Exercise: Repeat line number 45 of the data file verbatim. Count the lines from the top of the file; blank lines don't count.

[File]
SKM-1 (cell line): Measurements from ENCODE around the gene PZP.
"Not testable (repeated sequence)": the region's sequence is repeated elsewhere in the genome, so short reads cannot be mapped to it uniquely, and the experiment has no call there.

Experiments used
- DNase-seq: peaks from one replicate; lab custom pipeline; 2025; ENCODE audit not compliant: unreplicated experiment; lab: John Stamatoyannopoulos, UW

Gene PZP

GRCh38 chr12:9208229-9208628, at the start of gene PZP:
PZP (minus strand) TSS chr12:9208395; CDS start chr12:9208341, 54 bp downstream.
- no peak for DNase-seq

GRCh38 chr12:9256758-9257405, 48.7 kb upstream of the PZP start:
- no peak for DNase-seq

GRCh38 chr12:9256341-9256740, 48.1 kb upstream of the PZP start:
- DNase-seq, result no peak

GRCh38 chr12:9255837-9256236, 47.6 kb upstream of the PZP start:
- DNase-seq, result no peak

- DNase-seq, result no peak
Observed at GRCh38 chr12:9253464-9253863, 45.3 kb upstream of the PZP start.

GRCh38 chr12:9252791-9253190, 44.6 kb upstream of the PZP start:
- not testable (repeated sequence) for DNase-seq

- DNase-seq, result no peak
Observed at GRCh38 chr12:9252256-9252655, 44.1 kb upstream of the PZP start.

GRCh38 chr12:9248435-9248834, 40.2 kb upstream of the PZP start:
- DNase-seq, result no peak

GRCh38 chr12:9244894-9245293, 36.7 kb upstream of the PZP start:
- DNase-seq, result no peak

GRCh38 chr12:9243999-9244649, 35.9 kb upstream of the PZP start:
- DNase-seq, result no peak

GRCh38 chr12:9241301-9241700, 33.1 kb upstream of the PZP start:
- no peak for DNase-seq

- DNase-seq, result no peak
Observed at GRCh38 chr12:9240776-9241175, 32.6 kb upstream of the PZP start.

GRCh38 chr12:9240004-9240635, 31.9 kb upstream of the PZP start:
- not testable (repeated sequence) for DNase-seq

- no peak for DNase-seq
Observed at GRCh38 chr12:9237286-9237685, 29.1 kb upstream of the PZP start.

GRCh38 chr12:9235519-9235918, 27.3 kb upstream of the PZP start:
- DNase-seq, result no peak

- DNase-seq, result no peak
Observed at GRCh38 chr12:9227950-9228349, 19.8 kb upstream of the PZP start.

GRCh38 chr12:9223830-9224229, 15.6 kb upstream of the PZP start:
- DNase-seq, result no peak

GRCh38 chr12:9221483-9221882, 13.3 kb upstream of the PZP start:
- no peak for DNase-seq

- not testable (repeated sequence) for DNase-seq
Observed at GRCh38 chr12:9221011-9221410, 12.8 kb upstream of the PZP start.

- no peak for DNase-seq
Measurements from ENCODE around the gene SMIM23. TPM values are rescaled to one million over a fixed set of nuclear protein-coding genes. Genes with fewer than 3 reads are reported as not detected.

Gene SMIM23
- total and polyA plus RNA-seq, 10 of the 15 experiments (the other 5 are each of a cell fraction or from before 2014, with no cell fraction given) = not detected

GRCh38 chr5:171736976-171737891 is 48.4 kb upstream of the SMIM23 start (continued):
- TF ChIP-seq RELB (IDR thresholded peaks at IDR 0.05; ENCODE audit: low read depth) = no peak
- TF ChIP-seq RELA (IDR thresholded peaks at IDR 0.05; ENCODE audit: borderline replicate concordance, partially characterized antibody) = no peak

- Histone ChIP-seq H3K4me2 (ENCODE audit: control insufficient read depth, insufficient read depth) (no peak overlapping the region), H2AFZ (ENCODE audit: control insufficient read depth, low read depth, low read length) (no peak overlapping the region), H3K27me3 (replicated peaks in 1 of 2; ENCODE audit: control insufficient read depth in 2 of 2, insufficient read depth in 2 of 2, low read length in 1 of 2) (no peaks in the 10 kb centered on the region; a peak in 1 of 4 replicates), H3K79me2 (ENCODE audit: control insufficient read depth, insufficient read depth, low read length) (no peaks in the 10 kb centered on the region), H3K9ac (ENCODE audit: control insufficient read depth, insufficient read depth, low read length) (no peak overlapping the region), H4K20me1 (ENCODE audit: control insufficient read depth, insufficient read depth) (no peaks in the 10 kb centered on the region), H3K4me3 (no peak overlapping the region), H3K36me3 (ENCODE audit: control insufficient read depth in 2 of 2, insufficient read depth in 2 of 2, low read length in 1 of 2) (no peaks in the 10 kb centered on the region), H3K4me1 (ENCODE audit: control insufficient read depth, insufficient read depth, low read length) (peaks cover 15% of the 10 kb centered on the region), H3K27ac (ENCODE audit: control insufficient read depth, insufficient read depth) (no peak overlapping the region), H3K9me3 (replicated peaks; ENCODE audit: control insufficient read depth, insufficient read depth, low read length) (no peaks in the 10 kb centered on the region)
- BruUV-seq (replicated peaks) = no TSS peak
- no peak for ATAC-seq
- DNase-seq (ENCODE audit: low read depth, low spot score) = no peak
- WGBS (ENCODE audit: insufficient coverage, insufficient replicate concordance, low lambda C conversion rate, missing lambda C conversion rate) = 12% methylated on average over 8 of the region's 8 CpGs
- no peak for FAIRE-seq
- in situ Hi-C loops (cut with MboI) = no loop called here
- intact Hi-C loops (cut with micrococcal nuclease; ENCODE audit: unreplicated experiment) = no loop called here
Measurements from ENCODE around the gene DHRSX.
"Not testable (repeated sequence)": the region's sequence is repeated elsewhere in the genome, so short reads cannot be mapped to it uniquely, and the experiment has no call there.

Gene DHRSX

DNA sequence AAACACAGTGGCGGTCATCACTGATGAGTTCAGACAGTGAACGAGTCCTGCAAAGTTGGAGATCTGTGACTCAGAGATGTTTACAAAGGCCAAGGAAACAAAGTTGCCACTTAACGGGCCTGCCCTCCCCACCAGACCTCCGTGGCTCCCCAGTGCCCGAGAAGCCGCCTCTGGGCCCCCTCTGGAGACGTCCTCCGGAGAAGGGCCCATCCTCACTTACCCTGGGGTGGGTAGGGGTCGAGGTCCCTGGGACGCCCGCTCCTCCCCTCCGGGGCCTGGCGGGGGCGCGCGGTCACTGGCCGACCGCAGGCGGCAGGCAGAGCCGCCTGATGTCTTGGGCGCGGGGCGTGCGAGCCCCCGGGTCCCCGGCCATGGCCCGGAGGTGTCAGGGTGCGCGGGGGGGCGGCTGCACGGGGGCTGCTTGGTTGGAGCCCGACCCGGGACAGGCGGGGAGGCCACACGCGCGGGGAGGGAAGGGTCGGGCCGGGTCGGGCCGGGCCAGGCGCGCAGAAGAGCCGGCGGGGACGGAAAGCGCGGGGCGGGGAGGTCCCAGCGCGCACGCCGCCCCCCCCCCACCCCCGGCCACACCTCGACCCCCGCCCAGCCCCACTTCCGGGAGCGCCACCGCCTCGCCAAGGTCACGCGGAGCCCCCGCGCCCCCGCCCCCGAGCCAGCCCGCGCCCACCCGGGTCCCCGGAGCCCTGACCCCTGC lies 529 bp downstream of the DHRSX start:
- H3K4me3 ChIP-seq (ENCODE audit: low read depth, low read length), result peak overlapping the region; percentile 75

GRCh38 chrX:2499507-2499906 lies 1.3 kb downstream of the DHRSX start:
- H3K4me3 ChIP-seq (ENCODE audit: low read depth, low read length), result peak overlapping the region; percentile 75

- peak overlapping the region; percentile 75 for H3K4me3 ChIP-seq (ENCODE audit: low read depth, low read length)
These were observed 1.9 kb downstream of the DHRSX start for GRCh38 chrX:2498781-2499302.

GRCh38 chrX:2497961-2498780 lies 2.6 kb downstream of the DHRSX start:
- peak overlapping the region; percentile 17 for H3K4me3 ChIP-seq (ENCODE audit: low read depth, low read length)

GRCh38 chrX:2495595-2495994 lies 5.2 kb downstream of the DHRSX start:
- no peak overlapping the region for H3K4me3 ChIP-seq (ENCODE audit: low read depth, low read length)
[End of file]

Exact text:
- no peak for DNase-seq